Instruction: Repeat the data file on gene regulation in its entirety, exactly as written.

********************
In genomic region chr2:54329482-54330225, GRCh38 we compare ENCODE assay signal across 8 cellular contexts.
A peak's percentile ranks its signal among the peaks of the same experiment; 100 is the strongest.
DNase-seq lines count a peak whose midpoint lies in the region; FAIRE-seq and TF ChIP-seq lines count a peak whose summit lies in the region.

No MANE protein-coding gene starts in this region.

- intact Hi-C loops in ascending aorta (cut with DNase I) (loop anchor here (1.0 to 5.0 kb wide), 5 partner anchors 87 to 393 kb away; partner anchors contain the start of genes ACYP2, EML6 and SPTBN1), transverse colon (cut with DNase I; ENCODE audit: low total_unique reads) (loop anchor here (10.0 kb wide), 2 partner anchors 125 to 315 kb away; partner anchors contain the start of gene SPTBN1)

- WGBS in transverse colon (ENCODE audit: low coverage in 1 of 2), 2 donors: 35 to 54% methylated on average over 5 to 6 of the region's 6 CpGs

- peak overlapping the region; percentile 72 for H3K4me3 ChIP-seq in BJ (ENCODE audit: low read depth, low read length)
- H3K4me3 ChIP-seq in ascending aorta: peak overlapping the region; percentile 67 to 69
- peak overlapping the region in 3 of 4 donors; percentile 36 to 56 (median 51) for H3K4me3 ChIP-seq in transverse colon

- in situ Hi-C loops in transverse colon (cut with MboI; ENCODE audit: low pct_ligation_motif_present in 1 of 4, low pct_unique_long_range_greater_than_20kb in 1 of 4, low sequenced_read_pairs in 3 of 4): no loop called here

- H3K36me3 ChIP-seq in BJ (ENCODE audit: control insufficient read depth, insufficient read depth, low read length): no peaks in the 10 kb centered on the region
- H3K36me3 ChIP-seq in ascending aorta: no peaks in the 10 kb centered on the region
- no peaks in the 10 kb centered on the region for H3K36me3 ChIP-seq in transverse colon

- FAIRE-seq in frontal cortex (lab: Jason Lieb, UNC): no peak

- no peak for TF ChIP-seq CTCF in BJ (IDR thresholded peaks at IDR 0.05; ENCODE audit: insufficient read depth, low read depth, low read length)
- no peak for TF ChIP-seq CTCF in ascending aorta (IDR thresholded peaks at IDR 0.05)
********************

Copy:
In genomic region chr2:54329482-54330225, GRCh38 we compare ENCODE assay signal across 8 cellular contexts.
A peak's percentile ranks its signal among the peaks of the same experiment; 100 is the strongest.
DNase-seq lines count a peak whose midpoint lies in the region; FAIRE-seq and TF ChIP-seq lines count a peak whose summit lies in the region.

No MANE protein-coding gene starts in this region.

- intact Hi-C loops in ascending aorta (cut with DNase I) (loop anchor here (1.0 to 5.0 kb wide), 5 partner anchors 87 to 393 kb away; partner anchors contain the start of genes ACYP2, EML6 and SPTBN1), transverse colon (cut with DNase I; ENCODE audit: low total_unique reads) (loop anchor here (10.0 kb wide), 2 partner anchors 125 to 315 kb away; partner anchors contain the start of gene SPTBN1)

- WGBS in transverse colon (ENCODE audit: low coverage in 1 of 2), 2 donors: 35 to 54% methylated on average over 5 to 6 of the region's 6 CpGs

- peak overlapping the region; percentile 72 for H3K4me3 ChIP-seq in BJ (ENCODE audit: low read depth, low read length)
- H3K4me3 ChIP-seq in ascending aorta: peak overlapping the region; percentile 67 to 69
- peak overlapping the region in 3 of 4 donors; percentile 36 to 56 (median 51) for H3K4me3 ChIP-seq in transverse colon

- in situ Hi-C loops in transverse colon (cut with MboI; ENCODE audit: low pct_ligation_motif_present in 1 of 4, low pct_unique_long_range_greater_than_20kb in 1 of 4, low sequenced_read_pairs in 3 of 4): no loop called here

- H3K36me3 ChIP-seq in BJ (ENCODE audit: control insufficient read depth, insufficient read depth, low read length): no peaks in the 10 kb centered on the region
- H3K36me3 ChIP-seq in ascending aorta: no peaks in the 10 kb centered on the region
- no peaks in the 10 kb centered on the region for H3K36me3 ChIP-seq in transverse colon

- FAIRE-seq in frontal cortex (lab: Jason Lieb, UNC): no peak

- no peak for TF ChIP-seq CTCF in BJ (IDR thresholded peaks at IDR 0.05; ENCODE audit: insufficient read depth, low read depth, low read length)
- no peak for TF ChIP-seq CTCF in ascending aorta (IDR thresholded peaks at IDR 0.05)